If all great powers were democracies possibility of great power conflict would be greatly reduced.

Assumptions of democratic peace theory do not hold up to inspection.

Studies have shown instances when democracies go to war with one another.

Outcome of these conflicts were largely determined by balance of power considerations.

Another problem is backsliding, democracies could become an authoritarian state.

Social constructivists provide another perspective on how to create a world of states with benign intentions.

States behave toward each other not due to structure of material world (anarchy) but how individuals think and talk about international politics.


Key for constructivists is to create a more peaceful world than realism.

Counter to this argument is that realism is the dominant discourse because it is an accurate theory of great power politics.

Social constructivists argue that the end of the Cold War represents a significant for their perspective and evidence of a more promising future.

Gorbachev’s actions were not rooted in realism.

Mearsheimer counters that Gorbachev’s actions can be explained by realism.

Soviet Union was suffering economic and political crisis at home that made the costs of empire prohibitive and created powerful incentives to cooperate with the West to gain access to technology.

Post-Collapse of Soviet Union return to great power politics in Europe.

Survival in the Global Commons.

Proponents of globalizations sat that states today are more concerned with prosperity that survival.

Problem with this perspective – arrival of a serious economic crisis.


One or more state might not prosper and have incentive for starting war, e.g. Iraq invasion of Kuwait.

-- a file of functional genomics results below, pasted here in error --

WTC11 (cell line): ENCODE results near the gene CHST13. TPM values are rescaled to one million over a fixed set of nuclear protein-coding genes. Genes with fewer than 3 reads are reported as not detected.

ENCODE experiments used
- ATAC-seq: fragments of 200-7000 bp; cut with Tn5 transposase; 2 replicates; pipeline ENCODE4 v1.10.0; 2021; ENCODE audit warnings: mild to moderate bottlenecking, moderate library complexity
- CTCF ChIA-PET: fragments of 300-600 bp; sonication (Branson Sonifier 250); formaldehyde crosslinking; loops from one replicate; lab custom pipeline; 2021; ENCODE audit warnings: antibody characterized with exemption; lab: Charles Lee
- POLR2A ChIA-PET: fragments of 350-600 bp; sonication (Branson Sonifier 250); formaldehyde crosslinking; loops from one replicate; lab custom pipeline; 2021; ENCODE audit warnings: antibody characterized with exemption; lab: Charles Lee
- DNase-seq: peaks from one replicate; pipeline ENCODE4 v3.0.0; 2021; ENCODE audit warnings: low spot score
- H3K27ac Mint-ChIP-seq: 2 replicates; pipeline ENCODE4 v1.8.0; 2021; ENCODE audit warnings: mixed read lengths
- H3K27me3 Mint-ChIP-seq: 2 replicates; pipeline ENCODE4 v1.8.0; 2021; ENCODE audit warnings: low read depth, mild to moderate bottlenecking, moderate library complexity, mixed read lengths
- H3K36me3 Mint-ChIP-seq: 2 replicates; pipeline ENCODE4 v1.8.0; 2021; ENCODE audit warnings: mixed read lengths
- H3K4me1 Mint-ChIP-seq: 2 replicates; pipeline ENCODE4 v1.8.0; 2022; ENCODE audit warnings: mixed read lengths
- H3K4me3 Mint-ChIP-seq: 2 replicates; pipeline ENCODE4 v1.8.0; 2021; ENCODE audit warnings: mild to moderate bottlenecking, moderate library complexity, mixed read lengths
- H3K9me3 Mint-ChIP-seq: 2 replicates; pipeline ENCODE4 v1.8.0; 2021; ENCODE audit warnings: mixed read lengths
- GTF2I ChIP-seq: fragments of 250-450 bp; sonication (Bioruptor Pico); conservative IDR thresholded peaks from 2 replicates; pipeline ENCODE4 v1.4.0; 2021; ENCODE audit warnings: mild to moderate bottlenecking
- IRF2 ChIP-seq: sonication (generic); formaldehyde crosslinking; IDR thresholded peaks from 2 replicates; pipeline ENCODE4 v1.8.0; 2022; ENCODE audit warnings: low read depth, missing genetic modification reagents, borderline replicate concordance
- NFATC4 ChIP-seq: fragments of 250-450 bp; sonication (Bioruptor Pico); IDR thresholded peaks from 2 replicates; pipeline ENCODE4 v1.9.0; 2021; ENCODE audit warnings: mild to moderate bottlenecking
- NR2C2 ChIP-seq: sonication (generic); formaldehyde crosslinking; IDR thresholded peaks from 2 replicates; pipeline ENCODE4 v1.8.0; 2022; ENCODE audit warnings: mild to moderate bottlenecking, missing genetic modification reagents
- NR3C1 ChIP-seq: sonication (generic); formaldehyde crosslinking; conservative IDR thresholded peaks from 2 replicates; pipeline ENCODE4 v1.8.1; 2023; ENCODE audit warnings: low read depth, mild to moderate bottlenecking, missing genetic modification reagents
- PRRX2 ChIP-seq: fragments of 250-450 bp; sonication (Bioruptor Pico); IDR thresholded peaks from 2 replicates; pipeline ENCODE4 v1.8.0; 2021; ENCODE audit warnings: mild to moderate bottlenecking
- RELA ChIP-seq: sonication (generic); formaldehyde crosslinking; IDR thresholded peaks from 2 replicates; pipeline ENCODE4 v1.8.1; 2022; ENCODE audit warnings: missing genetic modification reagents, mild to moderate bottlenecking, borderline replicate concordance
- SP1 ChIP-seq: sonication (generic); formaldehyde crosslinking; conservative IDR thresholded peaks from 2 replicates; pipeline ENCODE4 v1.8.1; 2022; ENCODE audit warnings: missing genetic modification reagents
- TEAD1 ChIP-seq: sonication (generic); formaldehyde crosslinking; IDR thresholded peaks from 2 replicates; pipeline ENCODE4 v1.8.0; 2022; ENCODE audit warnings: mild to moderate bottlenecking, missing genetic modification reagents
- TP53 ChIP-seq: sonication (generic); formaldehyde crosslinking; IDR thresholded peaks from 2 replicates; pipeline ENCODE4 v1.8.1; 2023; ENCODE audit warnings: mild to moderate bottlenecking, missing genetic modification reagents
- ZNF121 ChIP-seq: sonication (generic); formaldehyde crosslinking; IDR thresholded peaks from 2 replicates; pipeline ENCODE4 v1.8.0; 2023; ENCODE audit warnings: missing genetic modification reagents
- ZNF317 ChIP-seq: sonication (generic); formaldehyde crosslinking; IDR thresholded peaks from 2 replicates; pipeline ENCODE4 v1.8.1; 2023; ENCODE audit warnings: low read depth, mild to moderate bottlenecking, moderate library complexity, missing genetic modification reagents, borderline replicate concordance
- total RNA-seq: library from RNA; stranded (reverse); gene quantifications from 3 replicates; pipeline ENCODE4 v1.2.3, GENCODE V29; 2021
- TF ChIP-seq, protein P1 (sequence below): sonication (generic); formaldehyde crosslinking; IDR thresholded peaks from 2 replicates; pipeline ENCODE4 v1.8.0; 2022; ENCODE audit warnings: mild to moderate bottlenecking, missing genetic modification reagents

Other reasons to doubt interdependence.

States usually go to war against a single rival and aim to win a quick and decisive victory.

Seek to discourage other states from joining with the other side in the fight.

Important historical case refutes interdependence.

Europe 1900-1914 prosperous yet war broke out.

Another challenge to realist perspective is non-traditional threats such as AIDS, environmental degradation, unbounded population growth and global warming.

Problems with perspective.

Dangers do not threaten survival of a great power.

No reason to assume that great powers would cooperate on these issues.


Great Power Behavior in the 1990s.

Threat of armed conflict from regions without great powers.

1)South Asian subcontinent India and Pakistan.

2)Persian Gulf.

3) Africa including Democratic Republic of the Congo.

Great power wars against minor powers (US vs. Iraq).

Security competition among the great powers in Europe and Northeast Asia subdued during the 1990s.

There have been previous periods of peace amongst great powers.

Security Competition in Northeast Asia.



China as great power rival of United States in Northeast Asia.

China views United States and Japan as potential enemies.

China has take aggressive military actions.


Another security competition in Northeast Asia region’s burgeoning arms race in missile technology.

North Korea missiles and US and Japan countermeasures.

United States troops stationed in region critical for stability.

Security Competition in Europe.

Security competition remains a possibility in Europe.

Wars in the Balkans.

Evolution of Russian foreign policy.

Evidence that realism still has a lot to say about inter-state relations in Europe.

NATO’s actions in the Balkans and expansion eastward have angered and scared the Russians.

US maintenance of bases in Europe sign of security competition.

Structure and peace in the 1990s.

No question that the presence of US troops in Europe and Northeast Asia has played important role in moderating security competition.


Europe is stable in the 1990s because it is still largely bipolar.